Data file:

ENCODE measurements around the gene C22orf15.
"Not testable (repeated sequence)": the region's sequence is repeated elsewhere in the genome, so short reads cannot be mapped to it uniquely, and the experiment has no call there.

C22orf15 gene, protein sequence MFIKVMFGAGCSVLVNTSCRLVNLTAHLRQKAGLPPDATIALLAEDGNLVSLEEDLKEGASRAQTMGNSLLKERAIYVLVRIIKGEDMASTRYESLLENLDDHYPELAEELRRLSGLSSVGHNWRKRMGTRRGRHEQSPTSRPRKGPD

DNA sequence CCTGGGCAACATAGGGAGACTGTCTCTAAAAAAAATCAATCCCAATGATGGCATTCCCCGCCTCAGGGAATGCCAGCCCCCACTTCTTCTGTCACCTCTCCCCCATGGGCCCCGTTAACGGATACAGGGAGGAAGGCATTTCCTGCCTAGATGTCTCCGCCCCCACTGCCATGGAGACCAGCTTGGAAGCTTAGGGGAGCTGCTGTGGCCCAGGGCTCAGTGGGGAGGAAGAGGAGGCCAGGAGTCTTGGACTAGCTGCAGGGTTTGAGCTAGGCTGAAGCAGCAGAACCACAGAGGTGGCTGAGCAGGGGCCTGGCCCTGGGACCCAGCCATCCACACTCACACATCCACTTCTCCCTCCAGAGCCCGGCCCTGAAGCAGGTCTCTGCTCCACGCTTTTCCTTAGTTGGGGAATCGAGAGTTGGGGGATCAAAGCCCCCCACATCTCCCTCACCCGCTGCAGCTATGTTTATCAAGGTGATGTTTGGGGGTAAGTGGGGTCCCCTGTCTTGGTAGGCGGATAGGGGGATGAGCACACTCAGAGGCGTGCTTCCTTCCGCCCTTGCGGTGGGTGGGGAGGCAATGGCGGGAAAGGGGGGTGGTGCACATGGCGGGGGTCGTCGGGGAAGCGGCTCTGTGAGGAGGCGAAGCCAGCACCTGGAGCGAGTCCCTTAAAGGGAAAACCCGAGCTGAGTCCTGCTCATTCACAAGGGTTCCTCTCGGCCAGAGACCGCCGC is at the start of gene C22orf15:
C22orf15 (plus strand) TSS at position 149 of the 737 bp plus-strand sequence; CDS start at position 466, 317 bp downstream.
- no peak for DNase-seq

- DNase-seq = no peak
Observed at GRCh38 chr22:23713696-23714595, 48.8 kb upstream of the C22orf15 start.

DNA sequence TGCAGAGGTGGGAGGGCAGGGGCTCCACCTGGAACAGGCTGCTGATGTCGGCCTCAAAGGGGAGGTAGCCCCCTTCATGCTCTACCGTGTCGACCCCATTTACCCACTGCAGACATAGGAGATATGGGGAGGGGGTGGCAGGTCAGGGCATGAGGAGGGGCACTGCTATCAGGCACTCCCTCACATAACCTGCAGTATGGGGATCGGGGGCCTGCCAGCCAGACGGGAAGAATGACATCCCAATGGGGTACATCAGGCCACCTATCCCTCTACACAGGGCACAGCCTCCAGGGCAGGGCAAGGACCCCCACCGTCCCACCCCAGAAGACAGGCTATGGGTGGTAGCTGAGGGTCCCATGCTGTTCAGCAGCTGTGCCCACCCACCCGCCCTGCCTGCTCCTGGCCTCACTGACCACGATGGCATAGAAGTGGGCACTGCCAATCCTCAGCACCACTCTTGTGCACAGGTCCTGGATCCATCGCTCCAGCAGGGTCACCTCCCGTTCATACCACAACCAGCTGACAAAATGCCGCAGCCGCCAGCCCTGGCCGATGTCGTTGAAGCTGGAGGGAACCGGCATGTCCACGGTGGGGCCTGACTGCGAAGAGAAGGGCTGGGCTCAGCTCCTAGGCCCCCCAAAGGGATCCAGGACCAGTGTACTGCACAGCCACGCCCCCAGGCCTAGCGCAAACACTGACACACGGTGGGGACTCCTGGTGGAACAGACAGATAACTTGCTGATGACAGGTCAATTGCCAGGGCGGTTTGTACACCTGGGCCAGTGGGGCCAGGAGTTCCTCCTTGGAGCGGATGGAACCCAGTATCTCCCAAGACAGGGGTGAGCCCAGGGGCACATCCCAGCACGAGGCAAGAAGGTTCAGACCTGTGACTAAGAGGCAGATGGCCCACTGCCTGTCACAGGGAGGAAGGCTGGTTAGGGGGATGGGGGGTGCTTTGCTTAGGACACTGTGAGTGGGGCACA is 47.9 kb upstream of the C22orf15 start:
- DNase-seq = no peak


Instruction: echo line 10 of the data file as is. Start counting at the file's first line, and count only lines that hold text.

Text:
- DNase-seq = no peak